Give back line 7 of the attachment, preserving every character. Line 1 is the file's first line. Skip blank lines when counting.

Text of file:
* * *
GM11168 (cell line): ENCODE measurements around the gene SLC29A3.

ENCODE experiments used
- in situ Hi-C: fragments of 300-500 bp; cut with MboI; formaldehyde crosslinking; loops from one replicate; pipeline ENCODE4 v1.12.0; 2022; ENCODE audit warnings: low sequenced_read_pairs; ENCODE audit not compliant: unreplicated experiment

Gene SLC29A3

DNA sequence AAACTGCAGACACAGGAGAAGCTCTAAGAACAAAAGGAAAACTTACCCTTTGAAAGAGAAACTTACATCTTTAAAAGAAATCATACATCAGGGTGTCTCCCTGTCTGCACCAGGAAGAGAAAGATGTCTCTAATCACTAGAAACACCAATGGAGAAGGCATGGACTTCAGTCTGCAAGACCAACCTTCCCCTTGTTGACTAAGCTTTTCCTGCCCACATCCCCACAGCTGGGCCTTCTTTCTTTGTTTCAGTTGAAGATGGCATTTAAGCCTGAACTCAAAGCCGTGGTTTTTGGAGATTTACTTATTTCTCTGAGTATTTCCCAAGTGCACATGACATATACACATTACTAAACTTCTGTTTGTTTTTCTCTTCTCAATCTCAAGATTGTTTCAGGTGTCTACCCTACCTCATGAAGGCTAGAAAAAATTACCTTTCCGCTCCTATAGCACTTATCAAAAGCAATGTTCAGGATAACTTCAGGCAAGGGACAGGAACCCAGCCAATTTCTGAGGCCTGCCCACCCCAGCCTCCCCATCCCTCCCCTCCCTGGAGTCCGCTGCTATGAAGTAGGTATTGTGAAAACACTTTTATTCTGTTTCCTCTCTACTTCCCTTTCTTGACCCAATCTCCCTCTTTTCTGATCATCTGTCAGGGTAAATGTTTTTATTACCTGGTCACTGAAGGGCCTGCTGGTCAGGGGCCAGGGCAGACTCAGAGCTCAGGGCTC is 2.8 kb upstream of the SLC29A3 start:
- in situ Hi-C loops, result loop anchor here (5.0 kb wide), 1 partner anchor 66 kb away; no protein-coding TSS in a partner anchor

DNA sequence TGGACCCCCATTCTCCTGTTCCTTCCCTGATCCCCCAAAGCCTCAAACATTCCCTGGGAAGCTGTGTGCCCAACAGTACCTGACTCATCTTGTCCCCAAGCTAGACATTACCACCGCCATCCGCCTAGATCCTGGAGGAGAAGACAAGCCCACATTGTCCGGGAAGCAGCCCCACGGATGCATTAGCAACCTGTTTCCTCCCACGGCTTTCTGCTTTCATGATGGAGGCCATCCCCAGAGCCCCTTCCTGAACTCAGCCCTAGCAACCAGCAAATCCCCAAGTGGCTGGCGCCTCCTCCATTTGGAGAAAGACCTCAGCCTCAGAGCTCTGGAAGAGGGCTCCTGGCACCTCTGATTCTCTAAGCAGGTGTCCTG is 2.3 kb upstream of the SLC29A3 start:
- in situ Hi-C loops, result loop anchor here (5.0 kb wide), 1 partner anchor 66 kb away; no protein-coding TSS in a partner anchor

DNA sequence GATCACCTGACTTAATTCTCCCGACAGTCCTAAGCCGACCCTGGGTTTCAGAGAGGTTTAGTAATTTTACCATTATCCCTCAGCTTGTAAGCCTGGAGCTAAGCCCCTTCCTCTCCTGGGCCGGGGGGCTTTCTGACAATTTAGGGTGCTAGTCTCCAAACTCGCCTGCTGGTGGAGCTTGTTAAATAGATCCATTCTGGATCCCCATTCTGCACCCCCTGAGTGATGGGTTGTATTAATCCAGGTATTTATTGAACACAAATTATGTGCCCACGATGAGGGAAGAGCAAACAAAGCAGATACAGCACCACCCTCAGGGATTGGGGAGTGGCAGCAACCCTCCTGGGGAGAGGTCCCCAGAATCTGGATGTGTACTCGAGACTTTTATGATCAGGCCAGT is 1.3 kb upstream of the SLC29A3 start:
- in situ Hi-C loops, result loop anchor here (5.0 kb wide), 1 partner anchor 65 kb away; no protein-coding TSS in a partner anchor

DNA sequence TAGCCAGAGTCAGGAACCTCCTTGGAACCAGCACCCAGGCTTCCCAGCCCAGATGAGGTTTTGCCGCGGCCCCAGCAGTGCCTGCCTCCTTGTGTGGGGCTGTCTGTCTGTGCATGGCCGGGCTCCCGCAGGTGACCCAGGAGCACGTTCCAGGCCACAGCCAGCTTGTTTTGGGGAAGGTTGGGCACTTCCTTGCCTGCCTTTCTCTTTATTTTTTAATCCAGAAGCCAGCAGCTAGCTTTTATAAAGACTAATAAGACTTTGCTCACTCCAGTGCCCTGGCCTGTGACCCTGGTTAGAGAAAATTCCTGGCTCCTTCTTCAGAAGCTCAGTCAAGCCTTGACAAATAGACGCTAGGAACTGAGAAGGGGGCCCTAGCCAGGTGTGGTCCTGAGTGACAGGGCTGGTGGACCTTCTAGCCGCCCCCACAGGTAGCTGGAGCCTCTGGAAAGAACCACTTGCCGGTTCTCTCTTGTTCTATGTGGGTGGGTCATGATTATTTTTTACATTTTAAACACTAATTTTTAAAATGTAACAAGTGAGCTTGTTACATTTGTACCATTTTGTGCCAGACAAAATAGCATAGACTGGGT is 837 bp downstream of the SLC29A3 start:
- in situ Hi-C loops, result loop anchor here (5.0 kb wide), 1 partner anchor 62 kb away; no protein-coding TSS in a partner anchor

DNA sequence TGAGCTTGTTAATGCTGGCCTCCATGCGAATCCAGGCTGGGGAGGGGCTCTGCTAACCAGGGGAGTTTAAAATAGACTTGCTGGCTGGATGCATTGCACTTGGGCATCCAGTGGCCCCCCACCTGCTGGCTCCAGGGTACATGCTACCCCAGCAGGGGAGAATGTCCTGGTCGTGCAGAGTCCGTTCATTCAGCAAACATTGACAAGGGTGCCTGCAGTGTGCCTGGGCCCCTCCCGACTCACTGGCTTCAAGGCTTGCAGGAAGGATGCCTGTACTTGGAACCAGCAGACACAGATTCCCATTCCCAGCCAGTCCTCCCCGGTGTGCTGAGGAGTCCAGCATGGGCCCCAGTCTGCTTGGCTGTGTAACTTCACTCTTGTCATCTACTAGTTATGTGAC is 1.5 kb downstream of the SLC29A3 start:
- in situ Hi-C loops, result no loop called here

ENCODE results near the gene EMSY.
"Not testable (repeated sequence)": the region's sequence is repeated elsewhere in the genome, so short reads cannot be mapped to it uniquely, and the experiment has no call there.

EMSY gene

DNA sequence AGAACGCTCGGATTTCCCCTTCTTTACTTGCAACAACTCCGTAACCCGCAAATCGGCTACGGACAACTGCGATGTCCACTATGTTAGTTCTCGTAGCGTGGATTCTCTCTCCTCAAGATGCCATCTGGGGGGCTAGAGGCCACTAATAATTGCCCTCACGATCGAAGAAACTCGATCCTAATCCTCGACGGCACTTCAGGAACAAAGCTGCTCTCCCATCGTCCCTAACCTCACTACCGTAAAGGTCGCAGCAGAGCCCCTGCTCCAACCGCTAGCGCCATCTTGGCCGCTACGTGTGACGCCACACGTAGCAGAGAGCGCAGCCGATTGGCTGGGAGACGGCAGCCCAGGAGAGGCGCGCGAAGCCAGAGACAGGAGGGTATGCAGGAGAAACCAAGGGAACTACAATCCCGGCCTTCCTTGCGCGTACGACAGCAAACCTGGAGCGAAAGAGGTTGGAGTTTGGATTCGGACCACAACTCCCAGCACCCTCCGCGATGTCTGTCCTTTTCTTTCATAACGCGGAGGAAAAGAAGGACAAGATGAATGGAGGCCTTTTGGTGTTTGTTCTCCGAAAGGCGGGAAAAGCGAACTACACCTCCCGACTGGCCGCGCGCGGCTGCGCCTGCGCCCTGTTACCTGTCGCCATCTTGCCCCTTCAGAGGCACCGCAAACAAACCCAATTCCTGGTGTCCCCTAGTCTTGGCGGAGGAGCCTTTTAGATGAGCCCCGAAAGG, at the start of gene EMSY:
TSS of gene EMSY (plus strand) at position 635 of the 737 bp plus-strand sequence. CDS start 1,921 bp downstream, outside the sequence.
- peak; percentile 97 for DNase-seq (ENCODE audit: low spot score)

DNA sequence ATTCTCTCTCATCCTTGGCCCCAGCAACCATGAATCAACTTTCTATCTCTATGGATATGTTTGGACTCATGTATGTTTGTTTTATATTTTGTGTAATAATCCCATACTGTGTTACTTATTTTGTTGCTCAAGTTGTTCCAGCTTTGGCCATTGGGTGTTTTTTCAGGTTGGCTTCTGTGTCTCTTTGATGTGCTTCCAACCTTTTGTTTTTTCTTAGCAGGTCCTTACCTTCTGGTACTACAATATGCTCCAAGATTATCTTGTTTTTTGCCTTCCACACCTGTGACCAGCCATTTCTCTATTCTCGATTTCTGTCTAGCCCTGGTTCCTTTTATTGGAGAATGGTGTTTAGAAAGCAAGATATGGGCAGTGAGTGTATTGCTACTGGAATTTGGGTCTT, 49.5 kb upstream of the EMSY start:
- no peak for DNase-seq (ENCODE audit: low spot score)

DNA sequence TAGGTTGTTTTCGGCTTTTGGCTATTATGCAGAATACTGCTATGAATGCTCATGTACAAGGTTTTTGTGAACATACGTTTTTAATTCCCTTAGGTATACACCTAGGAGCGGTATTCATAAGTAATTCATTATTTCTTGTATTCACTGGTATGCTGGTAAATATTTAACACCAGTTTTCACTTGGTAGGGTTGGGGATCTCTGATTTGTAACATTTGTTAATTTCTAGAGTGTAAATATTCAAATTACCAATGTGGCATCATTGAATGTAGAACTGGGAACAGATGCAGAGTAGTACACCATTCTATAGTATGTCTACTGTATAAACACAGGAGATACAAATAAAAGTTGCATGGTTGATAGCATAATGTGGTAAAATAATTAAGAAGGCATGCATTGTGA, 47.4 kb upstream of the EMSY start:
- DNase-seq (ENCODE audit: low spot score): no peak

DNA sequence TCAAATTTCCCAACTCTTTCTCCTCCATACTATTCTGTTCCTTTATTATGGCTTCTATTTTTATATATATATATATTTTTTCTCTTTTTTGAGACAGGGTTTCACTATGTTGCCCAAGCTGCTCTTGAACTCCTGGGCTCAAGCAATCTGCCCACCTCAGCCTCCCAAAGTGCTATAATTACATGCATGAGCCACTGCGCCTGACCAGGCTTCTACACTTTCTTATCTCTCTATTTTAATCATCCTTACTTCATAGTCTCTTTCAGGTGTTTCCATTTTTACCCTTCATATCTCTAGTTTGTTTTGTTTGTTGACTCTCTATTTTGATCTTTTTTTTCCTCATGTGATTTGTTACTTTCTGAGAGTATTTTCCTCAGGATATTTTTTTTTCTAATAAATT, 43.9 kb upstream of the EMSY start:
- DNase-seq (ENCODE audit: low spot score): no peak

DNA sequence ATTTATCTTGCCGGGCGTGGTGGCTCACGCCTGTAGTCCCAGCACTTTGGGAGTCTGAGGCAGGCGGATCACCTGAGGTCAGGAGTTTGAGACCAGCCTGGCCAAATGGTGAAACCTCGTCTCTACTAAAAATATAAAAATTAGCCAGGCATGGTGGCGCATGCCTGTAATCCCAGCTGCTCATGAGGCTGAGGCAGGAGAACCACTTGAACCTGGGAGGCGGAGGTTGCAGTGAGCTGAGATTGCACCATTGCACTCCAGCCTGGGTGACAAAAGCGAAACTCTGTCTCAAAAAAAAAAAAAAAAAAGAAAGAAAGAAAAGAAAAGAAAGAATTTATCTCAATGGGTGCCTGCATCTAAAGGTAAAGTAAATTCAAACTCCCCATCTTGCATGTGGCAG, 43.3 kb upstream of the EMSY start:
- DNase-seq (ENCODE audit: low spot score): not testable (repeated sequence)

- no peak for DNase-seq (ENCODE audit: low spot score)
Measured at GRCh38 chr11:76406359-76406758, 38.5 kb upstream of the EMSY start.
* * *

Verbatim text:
DNA sequence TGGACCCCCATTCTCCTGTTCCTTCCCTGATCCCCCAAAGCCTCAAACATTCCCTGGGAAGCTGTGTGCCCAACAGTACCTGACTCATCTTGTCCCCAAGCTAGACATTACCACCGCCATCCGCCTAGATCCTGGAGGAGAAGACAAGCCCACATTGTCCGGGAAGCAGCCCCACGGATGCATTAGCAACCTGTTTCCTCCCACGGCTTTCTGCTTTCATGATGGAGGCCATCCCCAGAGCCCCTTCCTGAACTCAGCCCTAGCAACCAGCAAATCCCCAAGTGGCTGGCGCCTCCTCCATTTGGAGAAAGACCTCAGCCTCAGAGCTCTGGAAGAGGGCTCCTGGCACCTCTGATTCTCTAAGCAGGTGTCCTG is 2.3 kb upstream of the SLC29A3 start: